(I thought it was pretty obvious that I'm not religious. That remark points kinda points me in direction of option c, btw. Are you religious, because that could point to option b?)

5) theists reject evolution because their religious text says otherwise. No need to overestimate their motives.

(English is my third language btw, but I understand enough to know what "apparent" or "purpose" means. Is it your first language? ) 

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1 hour ago, Bender said:

1-3) I read through the Wikipedia article you like so much in greater detail in case I missed something. Did you notice that the article carefully avoids the word "purpose" by replacing it with "apparent purpose" or "end-directedness" and even uses words specifically invented to avoid a confusion such as yours: "puposiveness" instead of "purposefulness"  ?

  1. I don't detect the relevance of your remark above, for I tend to refer to reasonable purpose wrt humans, in the OP.
  2. Note: The article used to bolster its points, both the words:  "puposiveness" and "purposefulness", not  "puposiveness" instead of "purposefulness" as you falsely claimed.
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It is also interesting to note that the concept of teleonomy was invented to be able to use goal-driven terminology that seems to imply purpose when there is none. (Eg "The Wood Thrush migrates in the fall in order to escape the inclemency of the weather and the food shortages of the northern climates.").

Your opinion is noted. Which portion of the teleonomy description did you extract such a silly opinion?

Quote

Finally, your atom argument is a red herring. Eg the rotation of the sun around the Earth or Aristoteles' impetus were apparent for quite a while. This is clearly not the intention of the author of the Wikipedia article.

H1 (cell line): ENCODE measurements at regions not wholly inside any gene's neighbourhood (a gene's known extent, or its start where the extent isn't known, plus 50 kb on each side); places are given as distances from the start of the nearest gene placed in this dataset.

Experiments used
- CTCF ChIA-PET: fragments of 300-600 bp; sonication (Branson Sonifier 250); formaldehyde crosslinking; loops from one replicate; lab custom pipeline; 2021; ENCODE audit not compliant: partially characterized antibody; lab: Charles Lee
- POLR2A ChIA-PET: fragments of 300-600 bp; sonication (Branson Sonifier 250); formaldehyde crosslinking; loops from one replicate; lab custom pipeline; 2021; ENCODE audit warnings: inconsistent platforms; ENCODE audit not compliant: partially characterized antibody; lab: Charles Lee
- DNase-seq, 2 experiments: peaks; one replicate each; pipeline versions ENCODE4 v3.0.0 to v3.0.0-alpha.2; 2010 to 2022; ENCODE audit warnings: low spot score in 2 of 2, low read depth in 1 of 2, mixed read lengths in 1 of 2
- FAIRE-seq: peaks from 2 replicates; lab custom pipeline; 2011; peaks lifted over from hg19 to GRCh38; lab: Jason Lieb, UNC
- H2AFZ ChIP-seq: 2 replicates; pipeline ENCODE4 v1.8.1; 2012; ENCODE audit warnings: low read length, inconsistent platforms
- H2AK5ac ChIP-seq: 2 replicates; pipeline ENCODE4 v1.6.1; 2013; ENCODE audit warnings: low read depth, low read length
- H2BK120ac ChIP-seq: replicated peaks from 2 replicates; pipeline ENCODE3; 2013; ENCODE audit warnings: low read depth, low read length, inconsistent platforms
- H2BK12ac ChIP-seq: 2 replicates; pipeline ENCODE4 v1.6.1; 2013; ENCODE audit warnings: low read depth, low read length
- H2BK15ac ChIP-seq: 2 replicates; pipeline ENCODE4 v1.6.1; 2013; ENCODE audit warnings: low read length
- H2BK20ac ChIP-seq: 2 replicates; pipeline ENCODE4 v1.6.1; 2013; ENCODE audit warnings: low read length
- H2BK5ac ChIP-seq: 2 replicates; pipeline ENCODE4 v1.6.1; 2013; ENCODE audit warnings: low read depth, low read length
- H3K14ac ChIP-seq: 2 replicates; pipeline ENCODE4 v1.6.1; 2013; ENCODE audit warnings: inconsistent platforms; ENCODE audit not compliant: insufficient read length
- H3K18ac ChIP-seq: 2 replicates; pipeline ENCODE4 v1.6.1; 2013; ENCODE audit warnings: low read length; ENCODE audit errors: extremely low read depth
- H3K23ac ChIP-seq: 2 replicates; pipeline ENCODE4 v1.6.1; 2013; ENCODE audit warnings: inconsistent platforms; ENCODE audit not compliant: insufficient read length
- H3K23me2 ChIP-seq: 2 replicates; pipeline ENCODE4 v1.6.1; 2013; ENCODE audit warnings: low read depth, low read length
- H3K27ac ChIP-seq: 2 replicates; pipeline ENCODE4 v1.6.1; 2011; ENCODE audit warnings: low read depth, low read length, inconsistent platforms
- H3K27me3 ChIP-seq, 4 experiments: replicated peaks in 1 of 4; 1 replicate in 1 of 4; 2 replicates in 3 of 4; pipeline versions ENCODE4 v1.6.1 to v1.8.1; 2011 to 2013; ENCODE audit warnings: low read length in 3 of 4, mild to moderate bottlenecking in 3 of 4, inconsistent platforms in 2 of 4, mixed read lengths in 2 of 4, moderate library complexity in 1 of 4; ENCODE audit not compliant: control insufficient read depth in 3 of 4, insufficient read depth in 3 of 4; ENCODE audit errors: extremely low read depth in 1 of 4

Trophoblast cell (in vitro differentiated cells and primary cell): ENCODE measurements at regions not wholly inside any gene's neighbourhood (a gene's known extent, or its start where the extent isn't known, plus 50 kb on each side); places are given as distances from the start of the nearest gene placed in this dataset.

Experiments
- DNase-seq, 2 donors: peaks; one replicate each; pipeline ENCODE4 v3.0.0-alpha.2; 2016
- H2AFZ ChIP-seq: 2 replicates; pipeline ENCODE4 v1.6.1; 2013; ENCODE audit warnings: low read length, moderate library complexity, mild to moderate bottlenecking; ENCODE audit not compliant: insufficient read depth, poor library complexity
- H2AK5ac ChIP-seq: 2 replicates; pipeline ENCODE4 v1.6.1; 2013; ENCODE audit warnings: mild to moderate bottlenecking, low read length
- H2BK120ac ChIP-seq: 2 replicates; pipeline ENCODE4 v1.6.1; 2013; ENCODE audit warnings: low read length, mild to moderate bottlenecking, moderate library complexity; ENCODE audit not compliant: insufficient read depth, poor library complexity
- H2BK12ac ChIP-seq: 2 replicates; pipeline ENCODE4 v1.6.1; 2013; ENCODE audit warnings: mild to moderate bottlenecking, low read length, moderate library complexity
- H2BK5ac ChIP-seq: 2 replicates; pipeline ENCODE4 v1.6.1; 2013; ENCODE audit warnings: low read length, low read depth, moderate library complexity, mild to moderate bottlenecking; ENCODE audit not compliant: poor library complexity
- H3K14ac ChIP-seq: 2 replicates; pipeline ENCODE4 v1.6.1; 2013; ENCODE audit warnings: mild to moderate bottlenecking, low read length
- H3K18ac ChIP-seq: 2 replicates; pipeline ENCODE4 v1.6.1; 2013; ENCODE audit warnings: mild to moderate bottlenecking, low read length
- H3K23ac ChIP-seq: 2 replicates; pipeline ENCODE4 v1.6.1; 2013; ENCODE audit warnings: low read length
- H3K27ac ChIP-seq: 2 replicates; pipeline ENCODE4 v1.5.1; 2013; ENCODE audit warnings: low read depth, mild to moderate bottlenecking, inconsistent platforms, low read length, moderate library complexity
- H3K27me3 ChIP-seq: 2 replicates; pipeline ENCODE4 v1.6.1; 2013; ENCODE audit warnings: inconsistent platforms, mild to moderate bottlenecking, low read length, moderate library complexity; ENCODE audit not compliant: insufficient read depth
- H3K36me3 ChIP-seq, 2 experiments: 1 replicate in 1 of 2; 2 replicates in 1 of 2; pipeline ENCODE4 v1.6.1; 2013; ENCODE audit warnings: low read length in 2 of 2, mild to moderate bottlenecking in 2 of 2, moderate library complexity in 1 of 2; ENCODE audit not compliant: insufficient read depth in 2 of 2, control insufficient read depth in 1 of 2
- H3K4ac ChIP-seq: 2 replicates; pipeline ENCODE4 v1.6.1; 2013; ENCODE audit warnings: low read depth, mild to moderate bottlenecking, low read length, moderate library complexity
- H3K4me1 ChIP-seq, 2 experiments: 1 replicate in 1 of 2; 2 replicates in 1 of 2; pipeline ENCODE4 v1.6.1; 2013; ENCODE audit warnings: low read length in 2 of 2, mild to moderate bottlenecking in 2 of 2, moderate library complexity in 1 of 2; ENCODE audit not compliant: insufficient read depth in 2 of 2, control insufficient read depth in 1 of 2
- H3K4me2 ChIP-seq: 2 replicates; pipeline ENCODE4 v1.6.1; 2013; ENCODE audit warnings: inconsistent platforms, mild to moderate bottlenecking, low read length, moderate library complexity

1. Ironically, your initial remark regarding purposefullness/illusions, is a red herring, and thus I returned the atom response.
  2. Notably,  I did not say that all things that were apparent were valid. I simply underlined that apparentness should not be confused for illusion, as you had claimed. By extension,  I referred to apparent things in the realm of modern science, not archaic/Aristotelian science.
Quote

4) I see three options:

a) you are be using a different definition of "purpose" than most people.

b) you have an agenda

c) you are trolling 

Could you perhaps clarify which it is or what I am missing?

(I thought it was pretty obvious that I'm not religious. That remark points kinda points me in direction of option c, btw. Are you religious, because that could point to option b?)

5) theists reject evolution because their religious text says otherwise. No need to overestimate their motives.

(English is my third language btw, but I understand enough to know what "apparent" or "purpose" means. Is it your first language? ) 

  1. The description of purpose used in the OP, is clearly linked in the teleonomy url. (Which you clearly were not familiar with prior to entering this discussion.)
  2. It is still clear that you gave the typical religious dismissal of purpose in the realm of science. (i.e. Theists tend to observe purpose merely in the realm of paradigms such as the teleological argument.)
  3. I still ponder whether you have spoken English for more than 2 years.

 

Lastly, I urge that you see Dawkins' video, for many of your misconceptions will likely be resolved. (Descriptions at minute 27:36)

 

Edited by thoughtfuhk